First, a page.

Like 1950s Detroit, Boeing Is Underestimating Emerging Japanese Competition

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At a welcoming banquet in Japan in the 1980s, Ford Motor F 0% chairman Philip Caldwell received a memorably double-edged compliment. “There is no secret about how we learned to do what we do, Mr. Caldwell,” said the head of Toyota Motor , Eiji Toyoda. “We learned it at the Rouge.”

[By Eamonn Fingleton | October 19, 2014 | Forbes]

Toyoda was referring to Ford’s fabled River Rouge plant in Dearborn, Michigan. In the early days of Japan’s rise, the Detroit auto companies had been famously complacent in helping information-gathering Japanese engineers. Nowhere did the Japanese learn more than at the River Rouge complex.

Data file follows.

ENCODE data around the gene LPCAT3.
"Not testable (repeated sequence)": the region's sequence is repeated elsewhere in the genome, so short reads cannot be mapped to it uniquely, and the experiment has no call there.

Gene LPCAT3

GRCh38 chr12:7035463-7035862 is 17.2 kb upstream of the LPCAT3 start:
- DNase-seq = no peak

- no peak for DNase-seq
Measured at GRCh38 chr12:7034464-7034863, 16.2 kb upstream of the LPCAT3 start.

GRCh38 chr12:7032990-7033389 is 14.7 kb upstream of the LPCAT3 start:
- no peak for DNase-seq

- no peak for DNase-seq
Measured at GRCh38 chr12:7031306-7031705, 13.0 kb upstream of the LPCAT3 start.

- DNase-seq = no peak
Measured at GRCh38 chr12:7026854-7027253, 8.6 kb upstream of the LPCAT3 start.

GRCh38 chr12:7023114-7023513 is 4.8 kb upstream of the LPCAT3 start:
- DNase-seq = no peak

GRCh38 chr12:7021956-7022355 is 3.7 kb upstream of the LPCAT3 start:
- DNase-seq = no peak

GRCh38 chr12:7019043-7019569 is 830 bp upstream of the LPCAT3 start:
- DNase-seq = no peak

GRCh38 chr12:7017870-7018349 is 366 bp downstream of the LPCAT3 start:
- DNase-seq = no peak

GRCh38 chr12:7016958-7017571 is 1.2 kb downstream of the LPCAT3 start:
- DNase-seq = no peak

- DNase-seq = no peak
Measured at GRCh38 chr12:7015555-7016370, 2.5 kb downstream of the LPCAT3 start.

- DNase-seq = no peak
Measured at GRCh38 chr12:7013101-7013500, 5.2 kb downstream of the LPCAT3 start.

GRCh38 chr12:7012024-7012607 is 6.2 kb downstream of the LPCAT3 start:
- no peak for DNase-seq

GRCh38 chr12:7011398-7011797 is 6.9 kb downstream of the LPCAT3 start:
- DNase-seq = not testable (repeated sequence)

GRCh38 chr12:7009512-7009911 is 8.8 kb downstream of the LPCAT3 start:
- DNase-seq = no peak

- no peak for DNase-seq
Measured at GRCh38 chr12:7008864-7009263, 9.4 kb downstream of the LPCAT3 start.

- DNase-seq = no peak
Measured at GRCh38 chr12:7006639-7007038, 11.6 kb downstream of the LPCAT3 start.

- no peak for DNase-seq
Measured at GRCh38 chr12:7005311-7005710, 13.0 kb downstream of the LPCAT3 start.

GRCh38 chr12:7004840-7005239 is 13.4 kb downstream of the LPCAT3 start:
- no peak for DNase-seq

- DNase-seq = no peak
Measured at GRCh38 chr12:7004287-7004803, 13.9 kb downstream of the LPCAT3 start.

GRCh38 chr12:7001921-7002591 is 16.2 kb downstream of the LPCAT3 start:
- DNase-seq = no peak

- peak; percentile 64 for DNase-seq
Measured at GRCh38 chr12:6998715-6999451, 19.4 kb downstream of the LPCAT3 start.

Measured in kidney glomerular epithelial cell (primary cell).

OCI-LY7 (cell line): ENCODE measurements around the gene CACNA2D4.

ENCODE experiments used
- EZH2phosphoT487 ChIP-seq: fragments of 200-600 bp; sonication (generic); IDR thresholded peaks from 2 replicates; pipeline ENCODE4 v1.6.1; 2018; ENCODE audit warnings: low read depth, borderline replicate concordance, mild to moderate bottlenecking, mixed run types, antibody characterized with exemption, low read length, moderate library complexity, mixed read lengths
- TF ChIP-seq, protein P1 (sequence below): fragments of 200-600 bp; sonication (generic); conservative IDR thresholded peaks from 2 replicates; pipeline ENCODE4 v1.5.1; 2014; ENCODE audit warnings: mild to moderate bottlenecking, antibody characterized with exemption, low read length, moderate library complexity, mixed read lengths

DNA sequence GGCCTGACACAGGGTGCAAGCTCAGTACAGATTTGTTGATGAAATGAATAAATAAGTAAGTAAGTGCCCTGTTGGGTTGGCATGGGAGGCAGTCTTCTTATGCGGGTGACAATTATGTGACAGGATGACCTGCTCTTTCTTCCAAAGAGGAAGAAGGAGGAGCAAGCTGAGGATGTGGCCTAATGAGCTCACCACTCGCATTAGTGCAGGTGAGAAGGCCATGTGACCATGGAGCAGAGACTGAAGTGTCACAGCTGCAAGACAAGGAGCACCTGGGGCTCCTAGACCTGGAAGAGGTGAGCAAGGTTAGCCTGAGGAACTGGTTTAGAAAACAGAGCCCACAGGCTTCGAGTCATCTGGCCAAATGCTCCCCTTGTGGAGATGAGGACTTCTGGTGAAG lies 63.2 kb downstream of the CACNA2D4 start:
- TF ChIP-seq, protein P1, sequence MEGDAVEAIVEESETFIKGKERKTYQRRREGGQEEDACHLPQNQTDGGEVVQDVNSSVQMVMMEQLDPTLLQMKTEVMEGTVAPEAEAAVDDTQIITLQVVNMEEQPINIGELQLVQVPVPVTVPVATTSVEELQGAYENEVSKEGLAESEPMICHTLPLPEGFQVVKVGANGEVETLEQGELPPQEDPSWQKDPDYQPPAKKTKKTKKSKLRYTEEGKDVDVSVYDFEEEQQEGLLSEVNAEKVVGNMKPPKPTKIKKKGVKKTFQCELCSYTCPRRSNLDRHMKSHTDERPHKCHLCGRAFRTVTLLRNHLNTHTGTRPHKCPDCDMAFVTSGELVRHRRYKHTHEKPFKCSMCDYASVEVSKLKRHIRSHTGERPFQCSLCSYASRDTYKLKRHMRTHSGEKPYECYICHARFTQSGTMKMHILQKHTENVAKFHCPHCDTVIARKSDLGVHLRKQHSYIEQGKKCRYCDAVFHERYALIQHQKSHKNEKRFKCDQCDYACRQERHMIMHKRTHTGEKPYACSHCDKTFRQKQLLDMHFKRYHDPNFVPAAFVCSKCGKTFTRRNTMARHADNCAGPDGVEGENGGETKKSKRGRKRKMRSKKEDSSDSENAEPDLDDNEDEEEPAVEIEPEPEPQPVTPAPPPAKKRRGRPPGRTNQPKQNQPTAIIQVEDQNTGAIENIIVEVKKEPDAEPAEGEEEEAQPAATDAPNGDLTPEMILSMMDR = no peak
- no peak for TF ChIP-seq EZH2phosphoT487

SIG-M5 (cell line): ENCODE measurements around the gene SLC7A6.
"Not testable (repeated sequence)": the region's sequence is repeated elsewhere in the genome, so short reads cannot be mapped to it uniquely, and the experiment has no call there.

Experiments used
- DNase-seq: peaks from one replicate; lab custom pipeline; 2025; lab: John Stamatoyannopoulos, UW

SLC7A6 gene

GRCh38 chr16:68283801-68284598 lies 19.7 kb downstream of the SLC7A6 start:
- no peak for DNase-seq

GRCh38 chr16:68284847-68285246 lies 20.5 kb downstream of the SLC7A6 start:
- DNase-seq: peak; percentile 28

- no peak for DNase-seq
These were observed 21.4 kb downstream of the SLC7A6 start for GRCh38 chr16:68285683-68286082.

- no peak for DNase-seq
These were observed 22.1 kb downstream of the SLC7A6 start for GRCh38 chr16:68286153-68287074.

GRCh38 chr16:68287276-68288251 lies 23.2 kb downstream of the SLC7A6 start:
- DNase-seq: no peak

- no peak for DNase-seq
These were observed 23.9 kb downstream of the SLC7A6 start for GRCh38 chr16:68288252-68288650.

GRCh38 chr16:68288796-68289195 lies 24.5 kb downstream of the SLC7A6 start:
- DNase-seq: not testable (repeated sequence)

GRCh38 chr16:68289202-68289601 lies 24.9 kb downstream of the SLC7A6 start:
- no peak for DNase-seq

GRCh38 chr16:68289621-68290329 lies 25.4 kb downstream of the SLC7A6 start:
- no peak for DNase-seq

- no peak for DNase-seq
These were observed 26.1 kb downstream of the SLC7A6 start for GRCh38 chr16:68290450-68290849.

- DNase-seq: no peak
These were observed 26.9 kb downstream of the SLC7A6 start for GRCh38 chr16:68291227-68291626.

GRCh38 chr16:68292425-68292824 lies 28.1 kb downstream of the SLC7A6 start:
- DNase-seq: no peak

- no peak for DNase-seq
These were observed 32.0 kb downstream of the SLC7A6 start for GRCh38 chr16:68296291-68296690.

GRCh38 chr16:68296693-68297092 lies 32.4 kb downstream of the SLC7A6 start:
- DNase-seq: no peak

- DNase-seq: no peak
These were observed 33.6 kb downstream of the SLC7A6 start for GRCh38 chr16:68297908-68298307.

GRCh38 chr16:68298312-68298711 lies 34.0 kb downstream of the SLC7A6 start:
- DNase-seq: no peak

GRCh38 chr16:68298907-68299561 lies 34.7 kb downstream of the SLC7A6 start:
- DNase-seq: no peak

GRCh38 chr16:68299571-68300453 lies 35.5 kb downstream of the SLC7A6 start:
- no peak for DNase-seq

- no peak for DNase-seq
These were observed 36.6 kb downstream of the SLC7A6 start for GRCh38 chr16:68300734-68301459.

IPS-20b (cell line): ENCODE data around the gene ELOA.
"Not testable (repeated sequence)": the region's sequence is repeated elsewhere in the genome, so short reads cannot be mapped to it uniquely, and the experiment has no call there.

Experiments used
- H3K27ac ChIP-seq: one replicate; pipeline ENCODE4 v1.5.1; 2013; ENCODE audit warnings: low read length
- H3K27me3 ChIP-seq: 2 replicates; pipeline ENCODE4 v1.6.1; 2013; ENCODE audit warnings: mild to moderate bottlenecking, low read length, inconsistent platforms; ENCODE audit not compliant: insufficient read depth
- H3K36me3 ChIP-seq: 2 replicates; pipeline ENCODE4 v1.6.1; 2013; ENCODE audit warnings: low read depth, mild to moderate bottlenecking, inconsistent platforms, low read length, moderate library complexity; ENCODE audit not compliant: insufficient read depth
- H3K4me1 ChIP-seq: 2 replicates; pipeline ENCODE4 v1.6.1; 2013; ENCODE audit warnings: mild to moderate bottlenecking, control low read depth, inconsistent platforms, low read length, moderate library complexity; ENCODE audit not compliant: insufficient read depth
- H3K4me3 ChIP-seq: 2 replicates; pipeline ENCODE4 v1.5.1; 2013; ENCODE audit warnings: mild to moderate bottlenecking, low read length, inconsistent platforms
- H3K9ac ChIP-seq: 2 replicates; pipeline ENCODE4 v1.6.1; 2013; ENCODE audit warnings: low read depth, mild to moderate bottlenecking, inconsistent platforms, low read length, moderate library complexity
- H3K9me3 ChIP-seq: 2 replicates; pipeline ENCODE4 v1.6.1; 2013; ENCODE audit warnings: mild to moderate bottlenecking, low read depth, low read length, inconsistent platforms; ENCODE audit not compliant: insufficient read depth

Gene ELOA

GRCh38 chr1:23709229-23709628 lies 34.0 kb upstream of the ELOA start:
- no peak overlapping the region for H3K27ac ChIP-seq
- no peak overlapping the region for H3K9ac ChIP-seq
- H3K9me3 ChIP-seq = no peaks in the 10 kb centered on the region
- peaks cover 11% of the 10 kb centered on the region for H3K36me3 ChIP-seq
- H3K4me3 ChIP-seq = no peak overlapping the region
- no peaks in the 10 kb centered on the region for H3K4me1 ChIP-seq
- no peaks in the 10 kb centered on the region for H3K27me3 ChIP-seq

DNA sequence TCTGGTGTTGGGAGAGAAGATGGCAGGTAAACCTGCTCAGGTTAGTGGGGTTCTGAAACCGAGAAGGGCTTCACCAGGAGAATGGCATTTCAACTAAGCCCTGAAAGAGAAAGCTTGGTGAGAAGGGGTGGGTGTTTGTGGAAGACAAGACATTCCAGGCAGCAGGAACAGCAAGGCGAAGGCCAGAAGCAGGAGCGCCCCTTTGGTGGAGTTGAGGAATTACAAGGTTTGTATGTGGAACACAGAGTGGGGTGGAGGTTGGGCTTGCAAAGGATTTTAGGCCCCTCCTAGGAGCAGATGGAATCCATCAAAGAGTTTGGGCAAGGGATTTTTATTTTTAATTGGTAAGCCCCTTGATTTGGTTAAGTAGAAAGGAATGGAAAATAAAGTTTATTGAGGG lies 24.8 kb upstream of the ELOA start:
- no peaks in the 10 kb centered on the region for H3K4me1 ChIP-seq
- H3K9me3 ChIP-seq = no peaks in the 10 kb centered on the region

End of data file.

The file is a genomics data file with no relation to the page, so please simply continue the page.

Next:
Now history seems to be repeating itself – this time in America’s ultimate manufacturing stronghold, aerospace. The politico-economic dynamics are déjà vu all over again. The industry is officially “targeted” by the Japanese government. And U.S. corporations seem  to be playing their allotted role to a T – as condescending, complacent buffoons.

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